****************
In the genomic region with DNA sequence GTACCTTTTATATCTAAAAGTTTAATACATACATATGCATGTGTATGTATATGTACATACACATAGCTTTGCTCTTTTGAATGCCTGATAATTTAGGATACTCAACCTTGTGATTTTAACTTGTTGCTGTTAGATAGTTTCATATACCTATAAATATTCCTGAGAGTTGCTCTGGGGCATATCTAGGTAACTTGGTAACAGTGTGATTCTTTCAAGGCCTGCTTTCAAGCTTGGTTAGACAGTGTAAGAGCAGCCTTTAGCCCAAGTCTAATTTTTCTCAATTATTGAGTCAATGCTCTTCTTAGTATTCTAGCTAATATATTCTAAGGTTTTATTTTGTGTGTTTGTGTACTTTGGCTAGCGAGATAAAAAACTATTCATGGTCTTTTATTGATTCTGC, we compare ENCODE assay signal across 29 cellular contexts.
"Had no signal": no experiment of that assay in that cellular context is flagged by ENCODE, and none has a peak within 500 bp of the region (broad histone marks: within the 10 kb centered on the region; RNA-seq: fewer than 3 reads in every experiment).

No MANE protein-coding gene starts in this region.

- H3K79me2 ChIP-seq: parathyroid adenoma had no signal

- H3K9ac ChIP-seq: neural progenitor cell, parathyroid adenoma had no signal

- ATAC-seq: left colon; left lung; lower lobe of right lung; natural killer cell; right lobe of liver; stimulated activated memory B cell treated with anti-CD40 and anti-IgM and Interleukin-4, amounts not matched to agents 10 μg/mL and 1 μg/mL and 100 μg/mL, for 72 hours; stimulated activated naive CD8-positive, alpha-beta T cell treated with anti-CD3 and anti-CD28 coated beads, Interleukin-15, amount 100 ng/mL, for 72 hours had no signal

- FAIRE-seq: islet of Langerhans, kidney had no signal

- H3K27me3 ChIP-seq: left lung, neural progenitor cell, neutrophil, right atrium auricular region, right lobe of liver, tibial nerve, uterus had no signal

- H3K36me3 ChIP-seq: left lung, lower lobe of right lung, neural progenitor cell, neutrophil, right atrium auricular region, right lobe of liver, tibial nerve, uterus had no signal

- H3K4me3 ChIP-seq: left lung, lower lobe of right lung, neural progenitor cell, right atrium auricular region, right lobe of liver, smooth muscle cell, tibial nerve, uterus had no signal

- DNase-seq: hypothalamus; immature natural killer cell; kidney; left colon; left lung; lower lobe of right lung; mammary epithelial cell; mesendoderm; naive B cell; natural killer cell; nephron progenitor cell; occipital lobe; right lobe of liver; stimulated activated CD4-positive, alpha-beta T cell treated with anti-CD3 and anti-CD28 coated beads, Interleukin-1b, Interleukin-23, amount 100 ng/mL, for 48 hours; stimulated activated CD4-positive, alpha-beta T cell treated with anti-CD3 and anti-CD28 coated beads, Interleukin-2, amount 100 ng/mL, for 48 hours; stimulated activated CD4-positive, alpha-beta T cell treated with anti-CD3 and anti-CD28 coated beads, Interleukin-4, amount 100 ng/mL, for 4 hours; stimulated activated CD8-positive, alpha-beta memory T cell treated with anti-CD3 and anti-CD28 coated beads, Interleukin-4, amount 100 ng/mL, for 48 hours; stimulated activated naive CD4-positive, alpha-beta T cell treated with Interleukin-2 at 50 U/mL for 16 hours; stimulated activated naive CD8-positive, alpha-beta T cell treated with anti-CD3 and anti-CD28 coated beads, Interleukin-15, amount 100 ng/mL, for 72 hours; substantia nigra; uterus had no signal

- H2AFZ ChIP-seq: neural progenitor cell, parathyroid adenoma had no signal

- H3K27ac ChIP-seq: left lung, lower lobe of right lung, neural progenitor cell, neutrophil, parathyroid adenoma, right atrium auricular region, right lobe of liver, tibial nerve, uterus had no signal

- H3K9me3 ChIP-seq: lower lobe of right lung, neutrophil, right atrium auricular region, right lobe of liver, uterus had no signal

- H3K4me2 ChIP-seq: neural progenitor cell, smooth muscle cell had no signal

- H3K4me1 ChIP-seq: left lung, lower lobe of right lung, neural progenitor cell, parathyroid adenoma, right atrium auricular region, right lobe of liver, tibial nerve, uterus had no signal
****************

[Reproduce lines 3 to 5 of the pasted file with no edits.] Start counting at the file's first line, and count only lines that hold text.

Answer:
No MANE protein-coding gene starts in this region.

- H3K79me2 ChIP-seq: parathyroid adenoma had no signal

- H3K9ac ChIP-seq: neural progenitor cell, parathyroid adenoma had no signal